Here are some examples of using perl code. These examples serve to demystify some aspects of the language, illustrate best practice in perl programming or simply demonstrate how this powerful tool can be used to accomplish tasks in a quick and flexible manner.

Or what?

It is sometimes confusing to the programmer that there are two "OR" operators in perl. Here we seek to remove some of that confusion by some simple examples.

Override if untrue

If we want to set a default value for a variable in situations where the user may or may not have provided their own value we can use the || operator thus:

use strict;
my $dogname = $ARGV[0] || 'Rover';
print "My dog is called $dogname.\n";

Equally, we can use the handy ||= operator when a scalar can have a true value.

sub foo {
  my ($dogname, $dogfood, $walkies) = @_;
  $dogname ||= 'Rover';
  print "My dog is called $dogname.\n";

Note that in both of the above cases it is only the trueness of $dogname which is being tested and not the definedness, so a perfectly well defined but untrue value would be clobbered.

Execute on failure

Conversely we can use the or operator when we wish to test the result of an operation rather than a value. For example:

use strict;
my $log = '/var/log/messages';
open my $logfh, '<', $log or die "Error opening $log: $!\n";

Technical differences

While these examples have served to highlight when one might prefer to use one or other of these operators, it is important to understand why. The difference comes in the precedence: the or operator has a much lower precedence than ||. For this reason, although either could be used in the above examples if they were used the other way round, brackets would be required in the situation where operator precedence would otherwise cause unexpected actions.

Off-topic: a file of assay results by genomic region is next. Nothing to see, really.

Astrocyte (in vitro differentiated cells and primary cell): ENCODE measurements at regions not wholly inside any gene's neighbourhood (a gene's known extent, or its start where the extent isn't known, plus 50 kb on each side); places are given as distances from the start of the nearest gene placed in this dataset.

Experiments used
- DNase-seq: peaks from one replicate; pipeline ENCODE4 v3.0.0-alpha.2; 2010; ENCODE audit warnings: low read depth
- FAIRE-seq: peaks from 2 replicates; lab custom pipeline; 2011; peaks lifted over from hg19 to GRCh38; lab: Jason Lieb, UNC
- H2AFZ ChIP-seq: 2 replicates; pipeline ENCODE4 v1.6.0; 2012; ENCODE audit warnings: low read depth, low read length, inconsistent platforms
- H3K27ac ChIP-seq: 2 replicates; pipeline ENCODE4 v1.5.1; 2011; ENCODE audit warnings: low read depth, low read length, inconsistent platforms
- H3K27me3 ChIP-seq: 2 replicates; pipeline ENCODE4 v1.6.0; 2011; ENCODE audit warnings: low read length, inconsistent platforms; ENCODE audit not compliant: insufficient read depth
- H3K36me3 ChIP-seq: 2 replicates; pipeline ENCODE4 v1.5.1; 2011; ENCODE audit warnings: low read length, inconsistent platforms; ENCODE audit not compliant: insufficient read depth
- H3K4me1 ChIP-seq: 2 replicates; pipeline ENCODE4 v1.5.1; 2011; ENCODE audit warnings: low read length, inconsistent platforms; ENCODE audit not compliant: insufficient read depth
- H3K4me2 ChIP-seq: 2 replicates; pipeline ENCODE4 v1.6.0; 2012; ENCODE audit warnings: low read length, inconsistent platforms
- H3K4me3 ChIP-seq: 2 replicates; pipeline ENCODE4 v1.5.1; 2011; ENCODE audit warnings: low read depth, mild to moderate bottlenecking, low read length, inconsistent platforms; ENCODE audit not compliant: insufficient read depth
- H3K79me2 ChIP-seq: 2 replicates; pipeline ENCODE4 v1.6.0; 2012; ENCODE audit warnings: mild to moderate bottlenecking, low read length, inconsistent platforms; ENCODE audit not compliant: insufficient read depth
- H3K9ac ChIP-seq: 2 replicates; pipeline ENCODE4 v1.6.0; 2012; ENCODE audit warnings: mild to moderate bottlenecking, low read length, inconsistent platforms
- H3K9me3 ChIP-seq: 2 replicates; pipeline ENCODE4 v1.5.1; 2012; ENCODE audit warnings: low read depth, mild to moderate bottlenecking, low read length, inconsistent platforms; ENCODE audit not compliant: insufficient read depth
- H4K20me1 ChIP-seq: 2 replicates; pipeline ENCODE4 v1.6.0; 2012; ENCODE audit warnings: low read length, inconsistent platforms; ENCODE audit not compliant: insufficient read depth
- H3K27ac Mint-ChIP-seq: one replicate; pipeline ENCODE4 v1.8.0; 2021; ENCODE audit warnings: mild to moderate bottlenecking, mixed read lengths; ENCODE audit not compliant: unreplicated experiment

Which version is installed?

Sometimes you just want to know which version of a module is installed on the current machine. There are any number of ways to determine this, but a reliable and simple way for bash users is with this simple function defined in your .bashrc:

pmv () { perl -M$1 -e "print \$$1::VERSION . qq/\n/;"; }

The function can then be called from the command prompt:

$ pmv Date::Calc


Nobody wants to write four lines where one would suffice (so long as the meaning of the code remains clear, of course). So, here is the simplest method of reliably untainting properly checked data.

($foo) = ($var =~ /someregex/g);

Mojolicious with mod_fcgid

Mojolicious has a PSGI interface which means that you could use Plack or your other favourite implementation as the glue to serve a Mojolicious app via a traditional webserver. This becomes more problematic when using mod_fcgid as now your application is 2 steps removed. However, Mojolicious also has its own FCGI backend so we can use this directly with mod_fcgid if we are careful in how we configure it.

Suppose our application resides in /var/www/fcgi-bin/foo.fcgi and we want it called from the /myapp/ top-level URL path. The Apache configuration then should be

AddHandler                  fcgid-script .fcgi
FcgidMinProcessesPerClass   0
FcgidIdleTimeout            300
ScriptAlias                 /myapp /var/www/fcgi-bin/foo.fcgi

Choose other values for FcgidMinProcessesPerClass and FcgidIdleTimeout as appropriate. Then, ensure that foo.fcgi is executable by the user which Apache runs as and your foo.fcgi should look like this sample application.


use Mojolicious::Lite;

my $n = 0;

get '/' => sub {
	my $c = shift;
	$c->render (text => "Hello World ($n)!");

app->start ('fastcgi');

The argument to start() in the last line is the secret ingredient. Restart Apache to pick up the changes and your app should run persistently on-demand without requiring a separate back-end server or process manager.